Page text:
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Winter Damage on Landscape Plants

Year-Round Maintenance Keeps It Looking Good!

Seems to happen every year!  Just when it feels like winter is behind us, a cold weather system and low temperatures hit the Mid-South.  Sleet, snow, freezing rain, biting winds, and large temperature swings can have a major impact on landscape plants on commercial and residential properties.

Precipitation Damage

Heavy ice and snow accumulations on trees and ornamental shrubs can cause limbs to break under the weight of the precipitation.  Keeping ornamental plants and trees pruned regularly will reduce limb breakage and resulting wounds from forming.  Any damaged limbs should be pruned and correctly cut to minimize wounds and decay.

Foliage Bronzing/Browning and Dieback

Some evergreens exhibit yellowing or bronzing of the foliage when exposed to winter sun and wind, but return to normal color when growth resumes in the spring. Winter injury may be confused with early stages of some fungal diseases. Needles turn from bronze to reddish brown or brown, as a result of exposure to cold, dry winter winds.

Freezing and thawing can also lead to browning or blighting.  Permanent damage occurs when conditions are severe. Tissue death is caused by the removal of water in the foliage faster than the plant can replace it through root uptake in the soil.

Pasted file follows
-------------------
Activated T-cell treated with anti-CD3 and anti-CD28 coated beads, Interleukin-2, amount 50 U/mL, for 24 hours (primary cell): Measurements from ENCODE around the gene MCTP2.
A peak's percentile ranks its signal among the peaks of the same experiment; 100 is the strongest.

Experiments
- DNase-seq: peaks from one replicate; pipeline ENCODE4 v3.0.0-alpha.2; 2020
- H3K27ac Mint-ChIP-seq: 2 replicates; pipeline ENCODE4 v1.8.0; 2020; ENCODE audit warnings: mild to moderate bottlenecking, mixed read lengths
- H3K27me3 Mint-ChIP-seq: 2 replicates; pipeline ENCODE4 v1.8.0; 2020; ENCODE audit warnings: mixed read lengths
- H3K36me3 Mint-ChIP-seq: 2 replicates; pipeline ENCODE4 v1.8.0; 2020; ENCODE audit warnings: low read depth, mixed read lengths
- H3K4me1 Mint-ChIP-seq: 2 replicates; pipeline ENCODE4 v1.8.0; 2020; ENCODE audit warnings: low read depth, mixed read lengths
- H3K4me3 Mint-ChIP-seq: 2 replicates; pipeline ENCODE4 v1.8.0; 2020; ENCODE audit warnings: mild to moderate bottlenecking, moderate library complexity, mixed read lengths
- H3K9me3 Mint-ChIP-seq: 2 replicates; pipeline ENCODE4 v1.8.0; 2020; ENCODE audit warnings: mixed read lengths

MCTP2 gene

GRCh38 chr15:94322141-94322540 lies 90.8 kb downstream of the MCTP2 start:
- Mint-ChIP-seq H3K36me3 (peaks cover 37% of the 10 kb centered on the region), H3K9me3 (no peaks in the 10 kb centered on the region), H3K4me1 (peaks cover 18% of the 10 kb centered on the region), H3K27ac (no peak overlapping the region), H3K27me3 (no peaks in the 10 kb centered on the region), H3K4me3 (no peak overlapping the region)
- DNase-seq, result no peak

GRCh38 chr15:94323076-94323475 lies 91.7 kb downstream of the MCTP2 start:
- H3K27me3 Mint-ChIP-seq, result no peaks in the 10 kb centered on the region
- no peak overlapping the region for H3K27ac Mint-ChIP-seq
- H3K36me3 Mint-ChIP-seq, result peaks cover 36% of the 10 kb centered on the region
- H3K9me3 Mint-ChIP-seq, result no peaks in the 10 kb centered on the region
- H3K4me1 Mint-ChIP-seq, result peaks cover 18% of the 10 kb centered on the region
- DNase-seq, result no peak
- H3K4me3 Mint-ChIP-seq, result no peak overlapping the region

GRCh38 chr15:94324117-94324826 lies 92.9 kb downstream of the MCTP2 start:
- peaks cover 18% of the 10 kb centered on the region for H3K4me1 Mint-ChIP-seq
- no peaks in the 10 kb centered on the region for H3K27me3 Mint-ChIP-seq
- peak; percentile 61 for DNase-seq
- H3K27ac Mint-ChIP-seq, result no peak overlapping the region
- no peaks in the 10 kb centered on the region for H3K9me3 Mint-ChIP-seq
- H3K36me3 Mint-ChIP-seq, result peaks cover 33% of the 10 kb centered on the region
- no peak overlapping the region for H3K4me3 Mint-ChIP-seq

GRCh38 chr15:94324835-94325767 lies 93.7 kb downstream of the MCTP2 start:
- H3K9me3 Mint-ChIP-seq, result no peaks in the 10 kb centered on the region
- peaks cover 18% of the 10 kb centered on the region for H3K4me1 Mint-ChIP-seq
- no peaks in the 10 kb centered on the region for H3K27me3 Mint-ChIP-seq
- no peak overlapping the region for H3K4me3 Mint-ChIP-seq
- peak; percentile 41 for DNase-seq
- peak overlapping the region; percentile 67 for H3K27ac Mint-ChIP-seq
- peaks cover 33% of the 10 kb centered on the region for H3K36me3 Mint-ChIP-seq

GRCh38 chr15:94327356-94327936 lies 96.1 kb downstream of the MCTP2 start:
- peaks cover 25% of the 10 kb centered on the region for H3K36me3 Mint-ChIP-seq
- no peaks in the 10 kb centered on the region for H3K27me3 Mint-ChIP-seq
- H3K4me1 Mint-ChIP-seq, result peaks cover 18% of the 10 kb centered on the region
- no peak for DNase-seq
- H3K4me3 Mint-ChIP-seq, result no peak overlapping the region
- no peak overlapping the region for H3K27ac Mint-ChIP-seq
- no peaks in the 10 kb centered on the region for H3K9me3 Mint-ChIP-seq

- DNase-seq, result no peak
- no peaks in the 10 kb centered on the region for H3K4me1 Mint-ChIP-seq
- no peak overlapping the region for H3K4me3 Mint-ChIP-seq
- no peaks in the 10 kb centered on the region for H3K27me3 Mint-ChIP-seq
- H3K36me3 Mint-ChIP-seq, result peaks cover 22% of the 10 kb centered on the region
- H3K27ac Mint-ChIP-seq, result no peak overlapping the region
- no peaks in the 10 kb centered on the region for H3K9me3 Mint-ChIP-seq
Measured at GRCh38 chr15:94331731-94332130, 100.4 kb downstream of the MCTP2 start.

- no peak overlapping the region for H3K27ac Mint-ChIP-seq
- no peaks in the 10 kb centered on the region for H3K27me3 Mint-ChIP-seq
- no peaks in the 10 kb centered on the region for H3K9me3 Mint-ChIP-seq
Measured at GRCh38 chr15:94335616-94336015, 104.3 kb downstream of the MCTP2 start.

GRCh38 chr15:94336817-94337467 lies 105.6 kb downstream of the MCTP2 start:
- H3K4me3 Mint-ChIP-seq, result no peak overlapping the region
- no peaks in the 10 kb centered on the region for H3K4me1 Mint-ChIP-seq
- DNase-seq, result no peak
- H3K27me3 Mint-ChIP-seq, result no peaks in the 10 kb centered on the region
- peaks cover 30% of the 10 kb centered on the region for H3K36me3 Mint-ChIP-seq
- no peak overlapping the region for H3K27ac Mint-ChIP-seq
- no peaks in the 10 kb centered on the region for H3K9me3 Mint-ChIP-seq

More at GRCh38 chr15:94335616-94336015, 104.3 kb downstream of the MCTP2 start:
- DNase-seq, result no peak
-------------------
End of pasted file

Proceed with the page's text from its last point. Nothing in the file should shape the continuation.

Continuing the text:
Temperature Swings

Blighted and brown foliage can be caused by warm temperatures in late winter that stimulate buds, flowers or shoots into growth too early. Subsequent spring frost kills young buds and tender new growth, resulting in fewer flowers and later leaf development. We often see this damage on Azaleas, Dogwoods, Japanese Magnolias, and other early blooming landscape plants.

Prevention and Care

The best prevention of winter injury is to use plant materials that are hardy in our area. Winter damage can be reduced by locating susceptible plants in protected areas away from exposed winds. Maintain adequate soil moisture in the fall to prevent winter dieback. Soil moisture is best maintained by fall mulching. A 2-3 inch layer of mulch will keep most soils in the Mid-South moist throughout the dormant season. All plants should be inspected for winter damage in the spring and affected areas should be pruned out.
The care of landscape plants is part of the lawn and landscape maintenance program for all of our clients. At Davis Lawn and Spray , we take pride in keeping properties in the best condition possible and exceeding our client’s expectations at every step. And that includes caring for your landscape plants year-round!

 


Call 901-569-5296 to set a meeting with Davis Lawn and Spray today!